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Published: 8/15/2003

TV, radio rush to shed light on local shutdown

BY RUSS LEMMON
BLADE MEDIA WRITER

One of the Toledo area's signature events, the Jamie Farr Kroger Classic golf tournament, was reduced to an afterthought yesterday as local television stations scrambled to provide wall-to-wall coverage of the massive power outage.

The first evening mention of the $1 million LPGA tournament, being played at Highland Meadows Golf Club in Sylvania, was not until after 7:30 p.m. Under normal circumstances, it would have the lead story on both the 5 and 6 p.m. newscasts.

But, as WTVG-TV, Channel 13, news anchors Diane Larson and Lee Conklin kept reminding viewers, there was a good reason why the golf coverage was bumped: “This is the biggest power outage in U.S. history.”

WNWO-TV, Channel 24, was the first station to break into regular programming. News director Lou Hebert said that, according to station logs, the power went out at 4:08 p.m. and the station's continuous coverage began at 4:15. WTOL-TV, Channel 11, and WTVG soon followed.

WTVG stayed on the air until 8:07 p.m. WTOL and WNWO returned to network programming at 8.

For homes and offices that were without electricity, television wasn't an option. Battery-powered radios - if you had one - enabled people to stay in touch with the outside world.

Toledo's No. 1-rated radio station, WKKO-FM (99.9), provided the most comprehensive coverage. Harvey J. Steele did a masterful job of juggling local reports compiled by Craig Snyder and London Mitchell, inserting national feeds from ABC and CNN, and airborne traffic reports from Mike Lindeman.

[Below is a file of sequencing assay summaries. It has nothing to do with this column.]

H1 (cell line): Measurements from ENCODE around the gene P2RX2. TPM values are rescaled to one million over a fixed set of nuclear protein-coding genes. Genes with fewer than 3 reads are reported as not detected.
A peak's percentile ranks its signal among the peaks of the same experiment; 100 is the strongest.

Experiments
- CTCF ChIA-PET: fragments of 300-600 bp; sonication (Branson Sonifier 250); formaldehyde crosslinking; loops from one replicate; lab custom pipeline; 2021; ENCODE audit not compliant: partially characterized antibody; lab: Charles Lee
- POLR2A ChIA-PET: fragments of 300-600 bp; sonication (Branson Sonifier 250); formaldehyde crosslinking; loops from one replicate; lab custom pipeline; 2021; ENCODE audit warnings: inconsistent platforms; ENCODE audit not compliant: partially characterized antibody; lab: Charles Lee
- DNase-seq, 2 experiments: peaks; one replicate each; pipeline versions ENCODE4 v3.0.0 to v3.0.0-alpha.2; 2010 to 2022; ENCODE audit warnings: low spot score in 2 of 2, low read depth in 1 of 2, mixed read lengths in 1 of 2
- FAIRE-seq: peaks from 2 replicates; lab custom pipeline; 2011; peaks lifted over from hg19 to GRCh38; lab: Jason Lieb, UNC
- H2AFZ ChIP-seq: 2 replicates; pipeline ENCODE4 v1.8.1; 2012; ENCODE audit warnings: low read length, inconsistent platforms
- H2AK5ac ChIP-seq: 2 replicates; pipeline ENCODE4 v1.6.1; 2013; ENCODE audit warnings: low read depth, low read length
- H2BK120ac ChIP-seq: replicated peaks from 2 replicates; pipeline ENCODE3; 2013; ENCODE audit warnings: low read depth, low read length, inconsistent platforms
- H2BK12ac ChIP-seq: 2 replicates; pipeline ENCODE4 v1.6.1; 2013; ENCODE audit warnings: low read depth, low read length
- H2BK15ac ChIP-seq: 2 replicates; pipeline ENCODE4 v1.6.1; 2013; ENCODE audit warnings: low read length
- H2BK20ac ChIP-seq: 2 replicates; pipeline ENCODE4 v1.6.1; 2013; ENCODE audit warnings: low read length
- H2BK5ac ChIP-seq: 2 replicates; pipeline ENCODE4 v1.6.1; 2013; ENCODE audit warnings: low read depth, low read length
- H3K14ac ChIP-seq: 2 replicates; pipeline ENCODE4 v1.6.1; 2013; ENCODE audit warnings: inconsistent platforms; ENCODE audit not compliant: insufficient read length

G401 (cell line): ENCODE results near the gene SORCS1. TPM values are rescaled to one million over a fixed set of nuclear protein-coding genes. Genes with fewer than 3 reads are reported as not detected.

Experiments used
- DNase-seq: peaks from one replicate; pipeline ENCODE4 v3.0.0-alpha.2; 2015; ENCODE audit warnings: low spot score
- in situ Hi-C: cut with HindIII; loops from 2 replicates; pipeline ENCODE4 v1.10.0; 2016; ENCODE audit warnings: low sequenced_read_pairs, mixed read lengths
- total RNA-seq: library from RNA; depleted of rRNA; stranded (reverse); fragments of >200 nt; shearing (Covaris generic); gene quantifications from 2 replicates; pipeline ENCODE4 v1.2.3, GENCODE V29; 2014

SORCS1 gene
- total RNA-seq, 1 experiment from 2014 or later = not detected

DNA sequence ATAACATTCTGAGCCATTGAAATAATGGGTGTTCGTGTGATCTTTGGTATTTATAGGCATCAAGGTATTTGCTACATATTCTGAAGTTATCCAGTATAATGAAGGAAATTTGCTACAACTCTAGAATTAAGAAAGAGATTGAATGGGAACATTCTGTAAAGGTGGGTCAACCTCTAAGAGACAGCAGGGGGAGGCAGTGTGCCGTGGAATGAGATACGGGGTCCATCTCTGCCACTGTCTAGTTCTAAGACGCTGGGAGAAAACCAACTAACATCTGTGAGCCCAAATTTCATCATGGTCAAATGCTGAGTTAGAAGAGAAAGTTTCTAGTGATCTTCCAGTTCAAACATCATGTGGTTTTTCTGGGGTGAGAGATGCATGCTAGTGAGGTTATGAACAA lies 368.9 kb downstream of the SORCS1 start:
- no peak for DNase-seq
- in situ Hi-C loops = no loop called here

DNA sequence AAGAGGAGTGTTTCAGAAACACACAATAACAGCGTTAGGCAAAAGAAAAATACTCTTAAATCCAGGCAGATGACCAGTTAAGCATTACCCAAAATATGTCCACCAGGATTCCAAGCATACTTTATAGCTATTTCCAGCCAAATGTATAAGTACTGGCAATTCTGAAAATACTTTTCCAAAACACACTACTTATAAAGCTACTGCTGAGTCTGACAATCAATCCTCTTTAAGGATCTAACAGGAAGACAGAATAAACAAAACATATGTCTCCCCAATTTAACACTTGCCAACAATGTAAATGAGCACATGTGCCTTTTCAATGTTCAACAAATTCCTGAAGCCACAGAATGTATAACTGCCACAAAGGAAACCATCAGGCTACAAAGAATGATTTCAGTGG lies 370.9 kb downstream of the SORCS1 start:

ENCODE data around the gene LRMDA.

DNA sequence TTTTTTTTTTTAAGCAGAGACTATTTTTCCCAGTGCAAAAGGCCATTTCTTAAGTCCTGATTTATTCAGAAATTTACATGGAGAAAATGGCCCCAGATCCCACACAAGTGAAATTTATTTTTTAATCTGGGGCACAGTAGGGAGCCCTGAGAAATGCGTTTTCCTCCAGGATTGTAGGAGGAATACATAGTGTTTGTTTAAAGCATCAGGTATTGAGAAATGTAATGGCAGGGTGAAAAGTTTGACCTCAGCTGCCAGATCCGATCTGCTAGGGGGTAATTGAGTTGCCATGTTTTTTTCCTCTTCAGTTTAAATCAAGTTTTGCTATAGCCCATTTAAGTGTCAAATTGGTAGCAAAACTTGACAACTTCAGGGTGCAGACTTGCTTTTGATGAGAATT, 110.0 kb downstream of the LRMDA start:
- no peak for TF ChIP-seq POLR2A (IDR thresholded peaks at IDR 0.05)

Mr. Steele, who pairs with Gary Shores for the city's top-rated morning show, happened to be at the station at the time of the outage. He was on the air within 10 minutes, calmly moving from report to report. Informing listeners that the outage wasn't caused by a terrorist attack was one of his priorities, he said.

“It's exciting and, at the same time, it's a big responsibility,” he said. “But that's what we all got into the business to do.”

Mr. Lindeman was “the star of the day,” according to Mr. Steele. The airborne traffic reports gave drivers a heads-up about potential gridlock situations, of which there were many, particularly downtown.

WXKR-FM (94.5) was the only Toledo radio station to stay on the air without interruption. Assistant program director Mike McIntyre said the station had to play music from CDs. The corporate-mandated playlists were discarded by necessity.

“It was fantastic,” Mr. McIntyre said. “It was like `free-form radio' from the 1970s. We played Humble Pie, the J. Geils Band, Deep Purple - stuff we're never allowed to play.”

At 5 p.m., only six of the 13 FM stations in Toledo were on the air. Five were Cumulus-owned stations, and the other was WXQQ-FM (96.9). At 5:20, WVKS-FM (92.5) was the first Clear Channel station to return to the air. News/talk station WSPD-AM (1370) returned at approximately 5:30, with news director Tom Watkins updating listeners of the rapidly changing developments.

On television, WNWO and WTVG focused on providing reports from the field, WTOL alternated more between reports and taking calls from viewers.

WTVG was the first station to tell viewers about the opening round of the Jamie Farr Kroger Classic. At 7:32 p.m., sports director Rob Powers reported Laura Diaz had a one-stroke lead. WNWO mentioned the tournament shortly before 8 p.m. WTOL didn't mention it at all before 8. Mr. Farr was scheduled to appear on WTOL's NewsTalk segment during its 5 p.m. newscast.



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